relantel wrote:That NHIS (sorry, now NHMS) race is why Loudon ought to be a 400 lapper. One bad pit stop on that track and you are screwed. If they can do 400 at Dover, they can do 400 at Loudon. Hell, I wish they still ran 500 at Dover like they did into the mid-90s.
Jacques Debris out in force - saved Denny's bacon on fuel strategy (also saved the 88 on the lead lap, so I shouldn't compain) - just shows sometimes one needs good fortune in addition to good equipment. OTOH, I wonder how far he might have lapped the field if he hadn't screwed up in qualifying. Maybe 7 cars on lead lap or so?
1 Jimmie Johnson 1008
2 Dale Earnhardt, Jr. 1002 -6
3 Brad Keselowski 1001 -7
4 Greg Biffle 999 -9
5 Clint Bowyer 969 -39
6 Denny Hamlin 964 -44
7 Matt Kenseth 964 -44
8 Martin Truex, Jr. 962 -46
9 Kevin Harvick 937 -71
10 Tony Stewart 911 -97
11 Kasey Kahne 894 -114
12 Jeff Gordon 871 -137
13 Kyle Busch 870 -138
14 Carl Edwards 836 -172
15 Ryan Newman 830 -178
16 Paul Menard 814 -194
17 Marcos Ambrose 798 -210
18 Joey Logano 785 -223
19 Jeff Burton 713 -295
20 Jamie McMurray 702 -306
TheHammer24 wrote:I think Hamlin squeaks an 11th place finish there. Grand theft.
relantel wrote:Might be the top 4 right now, with everyone else bunched closely from 5th to 11th. Kenseth got the win but is still stuck in 12th. Gordon has three top 3's in a row and is still 42 points out of the lead.
The summer Daytona race finished quite a bit similar, with a big wreck on the last lap. Sad thing is, one driver's mistake (Tony) leads to 25 cars being torn to pieces and most unhappy about their day. Encouraged, to an extent, the speed the 88 showed, in leading a bit, and getting the lap back under green, and driving back to the top 5, even if the help disappeared. Really wouldn't have mattered much given the way the whole field was wrecked. Only guy not running in the back to get through was Kenseth. (And oh, how I hate the ride in the back routine... here's looking at you, Denny, Brad and Jimmie)
The solution NASCAR doesn't want to hear is unrestricting the engines, or at least loosening the current limits. They are afraid of the 200MPH barrier, so they won't do it, but if everyone had to lift in the corners to stay under control, the packs would break apart, and it would be 1990 all over again. Those cars had plates, but drivers still found themselves separated from the field. Granted the car of 1990 was far boxier than more recent models. Barring that, the package from about 2000-2004 would work, though some of those years they experimented with smaller fuel cells in an attempt to force more field separation by pitstops. In 2002, there was a caution free race at Talladega. In 2003, the field was split way apart partly due fuel mileage, leading to Biffle's first career win. 2004 had a pass for the lead at Daytona without help, with the field spread so far apart it was up to 1st & 2nd, with a lap down car trying to help Stewart but he was passed anyway.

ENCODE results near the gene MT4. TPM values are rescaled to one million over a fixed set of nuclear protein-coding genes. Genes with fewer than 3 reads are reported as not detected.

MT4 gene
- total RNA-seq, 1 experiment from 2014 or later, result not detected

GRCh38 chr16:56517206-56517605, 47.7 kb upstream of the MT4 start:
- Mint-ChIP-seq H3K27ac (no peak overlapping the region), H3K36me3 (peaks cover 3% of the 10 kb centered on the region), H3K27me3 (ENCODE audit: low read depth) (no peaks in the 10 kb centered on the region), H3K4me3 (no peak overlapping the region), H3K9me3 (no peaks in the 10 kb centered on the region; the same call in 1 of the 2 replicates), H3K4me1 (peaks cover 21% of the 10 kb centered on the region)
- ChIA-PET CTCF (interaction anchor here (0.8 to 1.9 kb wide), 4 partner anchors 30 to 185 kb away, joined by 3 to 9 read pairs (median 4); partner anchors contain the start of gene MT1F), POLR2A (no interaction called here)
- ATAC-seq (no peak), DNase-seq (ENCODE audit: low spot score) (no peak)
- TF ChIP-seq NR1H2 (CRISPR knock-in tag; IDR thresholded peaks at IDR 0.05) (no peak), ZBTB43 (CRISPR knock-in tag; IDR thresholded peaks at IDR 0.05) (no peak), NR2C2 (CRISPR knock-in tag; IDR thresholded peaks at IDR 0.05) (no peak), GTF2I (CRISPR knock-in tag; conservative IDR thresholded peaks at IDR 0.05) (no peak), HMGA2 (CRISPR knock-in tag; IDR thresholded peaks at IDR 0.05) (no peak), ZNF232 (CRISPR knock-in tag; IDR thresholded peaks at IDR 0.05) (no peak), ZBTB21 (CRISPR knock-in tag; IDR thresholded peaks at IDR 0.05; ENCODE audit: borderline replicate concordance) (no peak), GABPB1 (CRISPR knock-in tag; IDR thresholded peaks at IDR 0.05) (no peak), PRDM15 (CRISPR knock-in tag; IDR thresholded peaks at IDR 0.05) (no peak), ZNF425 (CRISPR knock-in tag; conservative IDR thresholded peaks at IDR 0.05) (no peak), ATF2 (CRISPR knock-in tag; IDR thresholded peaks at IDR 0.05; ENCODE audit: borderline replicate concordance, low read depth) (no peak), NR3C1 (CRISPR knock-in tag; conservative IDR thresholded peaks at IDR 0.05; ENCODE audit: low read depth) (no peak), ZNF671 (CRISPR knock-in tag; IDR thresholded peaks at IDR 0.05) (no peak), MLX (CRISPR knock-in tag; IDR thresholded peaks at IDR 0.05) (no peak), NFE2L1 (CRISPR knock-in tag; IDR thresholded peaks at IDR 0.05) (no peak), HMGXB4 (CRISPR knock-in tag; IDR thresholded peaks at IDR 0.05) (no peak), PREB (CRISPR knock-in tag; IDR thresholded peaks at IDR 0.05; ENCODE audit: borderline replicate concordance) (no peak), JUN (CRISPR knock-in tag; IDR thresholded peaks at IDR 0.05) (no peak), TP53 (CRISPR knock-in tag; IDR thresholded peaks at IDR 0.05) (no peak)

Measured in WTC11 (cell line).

I don't think the COT car helped the plate tracks much, nor the EFI. Might be interesting to see what the new 2013 cars will do.
On to Charlotte. Where I about expect the 48 to win the race. Get into fuel mileage in the end, look for HMS to run dry again. Fuel mileage races have favored BK this year. The title chase is almost turning into BK's to lose. Though all it takes is one bit of bad luck and the field is bunched up again.
shafnutz05 wrote:I think the issue is carrying those speeds through the corners, but I could be mistaken
relantel wrote:And Regan Smith benefits bigtime again from an Earnhardt, having won his first race at Dega in 2008 for DEI (that NASCAR took away and gave to Tony Stewart when Tony forced Regan below the yellow line).
How messed up would it be if Regan Smith won in the 88 much like McMurray won in Sterling Marlin's 40 in Charlotte in 2002.
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